Lichens are remarkable organisms and consist of a symbiotic association between two or more organisms namely fungi and one or more photosynthetic partners (green alga and/or cyanobacteria). This relationship has developed on many occasions and a wide range of fungi have independently evolved to become lichens. Only recently has it become recognised that some fungi, once lichenised now have given up the relationship eg. Penicillium.
The photosynthetic partners in lichens provide essential nutrients to the lichen by photosynthesis and the fungus forms the body of the organism known as the thallus and acquires and redistributes minerals whilst also synthesising unique anti-bacterial, fungicidal and UV screening substances to protect the partnership. When cyanobacteria are involved in the partnership they in addition fix atmospheric nitrogen.
There are many forms of lichen, encrusting, trailing, lobed, leaf like etc and they display a variety of colours including yellow, red, orange and grey. In terms of habitat, lichens can be found growing in many environments including woodland, mountains, quarries, sand dunes and urban areas, in fact wherever there are trees, rocks, walls, gravestones and street pavements. Some lichens have even adapted to grow on surfaces so toxic from the concentration of heavy metals no other plants can grow.
Lichens typically grow slowly and some are excellent environmental indicators, often sensitive to changes in air-quality. Air and water pollution continues to threaten lichens and has restricted the range of once common species.
Lichens are also useful to their neighbours, recycling nutrients used by other plants and providing homes for spiders, mites, lice and insects. Though little-studied it is now recognised that a large number of fungi are dependent on lichens-possibly as many as, if not more species, than the lichens on which they live. Humans extract the most incredible range of wool dyes from lichens and eat some of the edible species, while drug companies use lichens to make antibiotics or sunscreen cream. Cyanobacteria-containing lichens fix atmospheric nitrogen much as the bacteria in the root nodules of many members of the pea family do. In woodlands where they are abundant they contribute significantly to the nitrogen cycles of the wood.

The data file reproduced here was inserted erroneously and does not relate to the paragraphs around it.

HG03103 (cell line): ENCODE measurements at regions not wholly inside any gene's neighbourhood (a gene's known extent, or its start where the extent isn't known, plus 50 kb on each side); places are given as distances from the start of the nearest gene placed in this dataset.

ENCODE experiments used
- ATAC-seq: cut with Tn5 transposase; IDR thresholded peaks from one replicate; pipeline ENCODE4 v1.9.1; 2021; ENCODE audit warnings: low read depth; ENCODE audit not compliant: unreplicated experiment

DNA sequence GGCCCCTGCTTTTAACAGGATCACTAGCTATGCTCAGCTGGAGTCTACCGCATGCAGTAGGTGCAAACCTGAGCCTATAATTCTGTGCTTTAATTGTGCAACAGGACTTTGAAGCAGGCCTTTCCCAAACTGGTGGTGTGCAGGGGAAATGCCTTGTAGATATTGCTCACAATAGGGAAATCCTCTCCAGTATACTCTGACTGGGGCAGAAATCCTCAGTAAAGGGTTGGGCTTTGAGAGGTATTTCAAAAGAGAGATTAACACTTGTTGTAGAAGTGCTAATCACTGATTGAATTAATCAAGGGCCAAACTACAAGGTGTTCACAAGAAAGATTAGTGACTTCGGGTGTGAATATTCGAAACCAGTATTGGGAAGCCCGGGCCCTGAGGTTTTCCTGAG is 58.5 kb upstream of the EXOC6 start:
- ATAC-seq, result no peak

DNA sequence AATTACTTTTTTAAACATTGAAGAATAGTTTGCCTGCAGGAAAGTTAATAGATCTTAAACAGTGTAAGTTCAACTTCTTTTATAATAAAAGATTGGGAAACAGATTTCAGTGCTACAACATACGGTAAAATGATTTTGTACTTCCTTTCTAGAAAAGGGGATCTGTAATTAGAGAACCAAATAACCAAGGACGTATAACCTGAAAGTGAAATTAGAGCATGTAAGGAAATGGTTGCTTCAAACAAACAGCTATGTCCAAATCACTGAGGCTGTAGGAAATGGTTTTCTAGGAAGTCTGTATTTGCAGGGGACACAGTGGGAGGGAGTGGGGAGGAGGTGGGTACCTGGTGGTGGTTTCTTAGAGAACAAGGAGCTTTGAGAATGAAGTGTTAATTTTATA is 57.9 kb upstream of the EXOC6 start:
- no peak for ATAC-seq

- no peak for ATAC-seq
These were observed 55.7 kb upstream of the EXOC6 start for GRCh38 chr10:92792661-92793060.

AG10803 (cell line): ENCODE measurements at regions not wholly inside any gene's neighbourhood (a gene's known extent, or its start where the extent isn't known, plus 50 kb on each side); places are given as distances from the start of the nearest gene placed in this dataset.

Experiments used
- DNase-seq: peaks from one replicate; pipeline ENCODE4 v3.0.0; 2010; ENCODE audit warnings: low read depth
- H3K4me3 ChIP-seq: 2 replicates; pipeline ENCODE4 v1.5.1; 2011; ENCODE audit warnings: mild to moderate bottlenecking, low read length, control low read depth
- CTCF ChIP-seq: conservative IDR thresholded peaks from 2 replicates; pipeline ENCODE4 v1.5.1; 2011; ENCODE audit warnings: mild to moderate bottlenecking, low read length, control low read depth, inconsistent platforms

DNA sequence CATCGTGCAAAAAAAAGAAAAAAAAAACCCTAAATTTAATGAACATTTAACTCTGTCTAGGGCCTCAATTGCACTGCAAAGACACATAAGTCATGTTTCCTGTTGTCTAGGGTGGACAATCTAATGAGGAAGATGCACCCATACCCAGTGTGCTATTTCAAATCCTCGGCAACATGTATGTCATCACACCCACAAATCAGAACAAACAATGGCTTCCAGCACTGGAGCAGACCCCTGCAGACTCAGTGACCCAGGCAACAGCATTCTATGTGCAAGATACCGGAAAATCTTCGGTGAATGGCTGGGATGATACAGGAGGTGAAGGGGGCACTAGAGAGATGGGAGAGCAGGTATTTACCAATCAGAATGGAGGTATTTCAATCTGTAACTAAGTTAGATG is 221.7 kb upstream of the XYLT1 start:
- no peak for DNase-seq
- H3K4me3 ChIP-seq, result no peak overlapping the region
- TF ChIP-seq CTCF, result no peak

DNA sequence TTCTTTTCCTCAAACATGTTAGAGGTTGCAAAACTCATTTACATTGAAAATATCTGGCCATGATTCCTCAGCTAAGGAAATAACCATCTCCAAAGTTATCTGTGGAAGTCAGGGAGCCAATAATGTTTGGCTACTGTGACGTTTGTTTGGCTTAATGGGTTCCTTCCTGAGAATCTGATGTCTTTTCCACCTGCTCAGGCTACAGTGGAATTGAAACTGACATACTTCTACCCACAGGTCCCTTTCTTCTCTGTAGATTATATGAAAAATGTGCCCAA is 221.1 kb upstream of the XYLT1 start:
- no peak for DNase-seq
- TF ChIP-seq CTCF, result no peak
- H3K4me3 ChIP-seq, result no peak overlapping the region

Degelia plumbea © NRW
Cilliate strap lichen © Ray Woods
Tree Lichen association © Sean McHugh
Lichen Conservation in Wales
According to the Lichen Red Data List for Wales Report (2010), Wales supported approximately 1250 species of lichen representing 68% of the total British lichen flora. Using widely accepted international criteria and data collated by the British Lichen Society a Welsh regional threat status is offered for all Welsh lichens and allied fungi for the first time. The threat status of Welsh species is compared with the already published British Red Data List for Lichens. Of the 1290 species of lichens and fungi traditionally studied by lichenologists in Wales 22 are probably extinct (2% of the total) and 204 more (16%) are threatened with extinction. Of this latter total 28 (2% of the overall total) are Critically Endangered, 24 (2%) are Endangered and 156 (12%) are Vulnerable. A further 131 taxa (10%) are Near Threatened, whilst 152 taxa (12%) lack sufficient information for a threat category to be assigned to them. Of Welsh lichens and fungi studied by lichenologists 38% of the taxa therefore require some action either to better understand their true status or reverse known ongoing declines.